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I want to avoid crashes in the release even if something is wrong. That's why I do not want to throw exceptions that, I know, are not going to be handled. In Debug mode I want to do it because it's good to get as much noise as possible when something is wrong during debug.

The problem is that if I do something like:

if (DEBUG_MODE) throw e;

then I need to specify that the method throws an exception but I do not want to do it becasue that is not true in the release.

What's the best way of dealing with this?



My question was not clear sorry.

In my case assertion are not really convenient. The problem is that I already know that something is wrong so I do not have anything to assert. To make it clearer I have unexpected exceptions. Of course you can say: write the code not to have unexpected exceptions. But in case something is wrong I do not want the application to crash. Now I added a function like this:

public static void unexpectedException(String string, Exception e) {
    if (Build.DEBUG) {
        throw new RuntimeException(e);
    } else
        MyApp.errorLog(string, e);

Althought all your answers were correct I'll choose that one that is nearer to what I did


Another case when the assertion is not really convenient is when you implement a pattern like state. If for some state you expect a method not to ever be called...

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The best way is to always handle exceptions. – vulkanino Feb 23 '12 at 13:20
Always use Exceptions for public methods/constructors - document and handle them thoroughly - and assertions for private methods. You have to signal the client if he is doing something wrong with your application. – cesmarch Feb 23 '12 at 13:30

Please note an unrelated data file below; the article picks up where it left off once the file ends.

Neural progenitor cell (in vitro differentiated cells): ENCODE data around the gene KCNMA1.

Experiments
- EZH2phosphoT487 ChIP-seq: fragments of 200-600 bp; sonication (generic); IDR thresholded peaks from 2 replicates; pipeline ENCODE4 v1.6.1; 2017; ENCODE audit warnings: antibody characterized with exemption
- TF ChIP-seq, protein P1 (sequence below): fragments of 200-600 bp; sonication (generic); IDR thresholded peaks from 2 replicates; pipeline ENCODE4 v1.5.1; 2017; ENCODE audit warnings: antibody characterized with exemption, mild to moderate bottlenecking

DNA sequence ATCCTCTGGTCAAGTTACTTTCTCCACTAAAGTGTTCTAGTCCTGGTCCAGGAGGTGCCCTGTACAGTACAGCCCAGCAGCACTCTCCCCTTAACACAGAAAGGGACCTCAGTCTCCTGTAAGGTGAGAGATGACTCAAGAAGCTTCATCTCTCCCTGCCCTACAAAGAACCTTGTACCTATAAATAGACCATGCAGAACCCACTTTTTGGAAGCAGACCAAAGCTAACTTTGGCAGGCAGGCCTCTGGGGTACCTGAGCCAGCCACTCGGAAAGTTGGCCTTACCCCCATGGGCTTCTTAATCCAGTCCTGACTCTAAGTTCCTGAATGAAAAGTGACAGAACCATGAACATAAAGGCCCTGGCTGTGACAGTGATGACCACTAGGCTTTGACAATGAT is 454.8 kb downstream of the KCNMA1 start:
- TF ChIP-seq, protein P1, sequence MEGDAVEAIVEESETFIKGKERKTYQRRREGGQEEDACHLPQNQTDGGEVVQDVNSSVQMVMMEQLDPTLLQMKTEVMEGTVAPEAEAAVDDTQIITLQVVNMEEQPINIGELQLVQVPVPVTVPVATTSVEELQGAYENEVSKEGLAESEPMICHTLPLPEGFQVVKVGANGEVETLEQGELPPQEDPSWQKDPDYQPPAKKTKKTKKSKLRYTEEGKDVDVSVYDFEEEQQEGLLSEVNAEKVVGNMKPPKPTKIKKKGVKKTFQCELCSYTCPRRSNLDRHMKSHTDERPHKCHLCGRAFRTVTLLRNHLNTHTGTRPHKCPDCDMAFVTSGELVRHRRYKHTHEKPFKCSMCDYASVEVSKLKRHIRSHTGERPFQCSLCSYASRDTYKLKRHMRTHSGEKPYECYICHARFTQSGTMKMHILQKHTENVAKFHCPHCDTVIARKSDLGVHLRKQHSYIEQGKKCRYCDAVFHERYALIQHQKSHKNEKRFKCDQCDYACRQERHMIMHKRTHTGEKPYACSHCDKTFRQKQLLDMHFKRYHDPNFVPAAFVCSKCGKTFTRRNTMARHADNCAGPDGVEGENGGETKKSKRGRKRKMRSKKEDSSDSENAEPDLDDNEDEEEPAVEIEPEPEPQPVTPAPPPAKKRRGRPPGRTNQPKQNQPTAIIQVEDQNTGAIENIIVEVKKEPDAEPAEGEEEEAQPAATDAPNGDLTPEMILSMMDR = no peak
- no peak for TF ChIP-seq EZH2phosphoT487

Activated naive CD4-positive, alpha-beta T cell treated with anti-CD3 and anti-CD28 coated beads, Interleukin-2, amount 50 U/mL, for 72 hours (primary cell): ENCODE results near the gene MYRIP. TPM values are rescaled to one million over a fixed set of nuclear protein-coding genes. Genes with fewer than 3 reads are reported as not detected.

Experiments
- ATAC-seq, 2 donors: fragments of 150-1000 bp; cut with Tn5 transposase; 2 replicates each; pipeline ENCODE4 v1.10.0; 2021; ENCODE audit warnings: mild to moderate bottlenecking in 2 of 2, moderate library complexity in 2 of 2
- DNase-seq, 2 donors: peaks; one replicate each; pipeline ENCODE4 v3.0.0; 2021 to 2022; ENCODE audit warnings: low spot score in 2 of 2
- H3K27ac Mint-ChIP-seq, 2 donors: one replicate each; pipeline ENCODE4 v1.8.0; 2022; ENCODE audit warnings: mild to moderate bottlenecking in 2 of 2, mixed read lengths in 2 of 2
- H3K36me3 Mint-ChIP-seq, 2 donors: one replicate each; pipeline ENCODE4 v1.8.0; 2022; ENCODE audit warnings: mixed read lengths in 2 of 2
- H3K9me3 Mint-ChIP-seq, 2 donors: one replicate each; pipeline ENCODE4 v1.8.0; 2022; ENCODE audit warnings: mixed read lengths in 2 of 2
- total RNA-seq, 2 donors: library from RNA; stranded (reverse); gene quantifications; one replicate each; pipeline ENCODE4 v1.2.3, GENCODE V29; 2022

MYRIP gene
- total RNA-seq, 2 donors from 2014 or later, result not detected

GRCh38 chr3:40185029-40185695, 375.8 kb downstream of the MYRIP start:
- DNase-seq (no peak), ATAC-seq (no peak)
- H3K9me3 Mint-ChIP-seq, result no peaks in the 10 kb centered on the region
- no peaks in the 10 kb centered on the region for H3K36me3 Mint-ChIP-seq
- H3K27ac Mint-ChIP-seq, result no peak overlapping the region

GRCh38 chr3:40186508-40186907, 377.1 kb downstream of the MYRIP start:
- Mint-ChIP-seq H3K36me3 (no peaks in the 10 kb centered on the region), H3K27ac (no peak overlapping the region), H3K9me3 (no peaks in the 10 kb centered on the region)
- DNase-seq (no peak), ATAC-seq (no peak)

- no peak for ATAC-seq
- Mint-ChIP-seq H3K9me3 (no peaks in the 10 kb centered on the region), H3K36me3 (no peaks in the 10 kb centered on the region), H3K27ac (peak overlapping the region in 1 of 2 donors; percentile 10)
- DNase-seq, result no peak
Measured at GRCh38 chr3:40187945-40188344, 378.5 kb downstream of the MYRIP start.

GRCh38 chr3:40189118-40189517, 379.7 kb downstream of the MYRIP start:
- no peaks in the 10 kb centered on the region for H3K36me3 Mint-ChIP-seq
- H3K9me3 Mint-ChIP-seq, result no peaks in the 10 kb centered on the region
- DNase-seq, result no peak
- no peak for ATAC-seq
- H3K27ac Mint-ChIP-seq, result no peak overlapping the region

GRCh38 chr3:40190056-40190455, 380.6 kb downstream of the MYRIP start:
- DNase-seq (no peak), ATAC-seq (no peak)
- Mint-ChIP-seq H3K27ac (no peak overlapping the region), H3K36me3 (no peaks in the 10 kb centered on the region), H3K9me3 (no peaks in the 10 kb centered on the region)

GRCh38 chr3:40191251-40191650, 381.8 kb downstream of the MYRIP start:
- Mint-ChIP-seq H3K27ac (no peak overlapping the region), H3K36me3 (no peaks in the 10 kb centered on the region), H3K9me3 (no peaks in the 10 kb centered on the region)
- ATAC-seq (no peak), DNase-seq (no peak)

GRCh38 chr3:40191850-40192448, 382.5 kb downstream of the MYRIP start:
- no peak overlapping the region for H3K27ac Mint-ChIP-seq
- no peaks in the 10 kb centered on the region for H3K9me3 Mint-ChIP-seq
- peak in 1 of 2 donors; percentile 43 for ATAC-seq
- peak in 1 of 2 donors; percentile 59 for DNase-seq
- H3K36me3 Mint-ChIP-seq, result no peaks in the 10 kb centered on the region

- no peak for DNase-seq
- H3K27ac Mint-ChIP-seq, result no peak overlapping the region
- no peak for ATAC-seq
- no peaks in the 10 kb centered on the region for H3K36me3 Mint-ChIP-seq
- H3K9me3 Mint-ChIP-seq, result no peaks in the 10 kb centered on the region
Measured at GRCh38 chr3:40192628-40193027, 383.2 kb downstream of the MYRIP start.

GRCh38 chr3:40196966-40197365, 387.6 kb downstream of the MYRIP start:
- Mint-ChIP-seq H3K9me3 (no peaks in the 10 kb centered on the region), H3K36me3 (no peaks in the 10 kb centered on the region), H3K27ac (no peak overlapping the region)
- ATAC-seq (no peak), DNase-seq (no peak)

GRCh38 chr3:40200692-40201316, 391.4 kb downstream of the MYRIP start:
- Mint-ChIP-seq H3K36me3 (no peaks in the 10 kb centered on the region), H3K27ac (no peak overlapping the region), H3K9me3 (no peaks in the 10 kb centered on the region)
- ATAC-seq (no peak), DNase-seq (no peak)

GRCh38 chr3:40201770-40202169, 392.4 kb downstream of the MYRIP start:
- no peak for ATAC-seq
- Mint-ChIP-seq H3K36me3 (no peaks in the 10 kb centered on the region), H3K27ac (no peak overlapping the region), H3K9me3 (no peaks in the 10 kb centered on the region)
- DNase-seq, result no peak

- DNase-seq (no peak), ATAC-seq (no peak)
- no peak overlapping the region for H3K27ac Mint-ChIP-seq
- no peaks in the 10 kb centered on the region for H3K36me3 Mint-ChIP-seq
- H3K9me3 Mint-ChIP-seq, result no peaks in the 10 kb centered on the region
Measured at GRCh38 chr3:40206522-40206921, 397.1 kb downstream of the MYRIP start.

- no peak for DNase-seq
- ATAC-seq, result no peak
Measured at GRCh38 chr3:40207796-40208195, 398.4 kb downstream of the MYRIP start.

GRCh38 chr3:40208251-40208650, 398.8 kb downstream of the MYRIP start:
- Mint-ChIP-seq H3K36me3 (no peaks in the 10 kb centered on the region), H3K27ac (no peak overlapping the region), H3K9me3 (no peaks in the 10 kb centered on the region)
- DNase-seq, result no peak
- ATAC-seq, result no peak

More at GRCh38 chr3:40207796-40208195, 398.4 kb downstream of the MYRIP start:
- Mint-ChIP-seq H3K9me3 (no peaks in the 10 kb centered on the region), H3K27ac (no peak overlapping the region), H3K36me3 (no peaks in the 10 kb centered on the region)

6 Answers 6

up vote 2 down vote accepted

If you do not want to use assertions, as you really should, you can derive your exceptions from RuntimeException. Then you do not have to declare them as throws in your method header.

That being said, you should really take a look at assertions, or as other replies has said, a proper logging framework.

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You can use assertions.

public void methodSomething(Object o){

   assert (o != null);  // will throw AssertionError during development



But you really should catch those exceptions and handle them (:

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Don't EVER do that!
Exception should be consistently handled in you application. Use a Logging mechanism to track how your system behave, not by having exception being raised up to the application interface layer.

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I would suggest pattern together with some mechanism. Basically create some sort of ErrorHandler:

public interface ErrorHandler {
    void handleError(Throwable t);

and provide few implementations: NoOpErrorHandler, RethrowingErrorHandler and LoggingErrorHandler. Depending on the environemnt use the one that suits you the most.

However please at least log the exceptions!

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You can log exceptions like this

    LOGGER.log(Level.DEBUG, "What went wrong", e);

This allows you to turn on these messages in dev and turn them off in production.

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Well I am no Java programmer (although I do use C++ which is similar in script), but could you do this with a boolean value named "DEBUG_MODE" in your main class and pass it to other classes as an argument? I would say use a macro but I don't think Java supports this.

class Program
    bool DUBUG_MODE = true;
    public static void main (String args[]) //Please excuse any poor coding here. Again, I am not used to Java.
        //Your code here.
        if(DEBUG_MODE) throw e;


I hope I was able to help. In C++ I would do this with a macro but it doesn't sound like you have those at your disposal. Also I am assuming that you are okay with having this notion of a debug option in your program that is not necessarily related to the compiler. If you wanted certain things to be "activated" while your compiler was in debug mode, that might be a bit more complicated.

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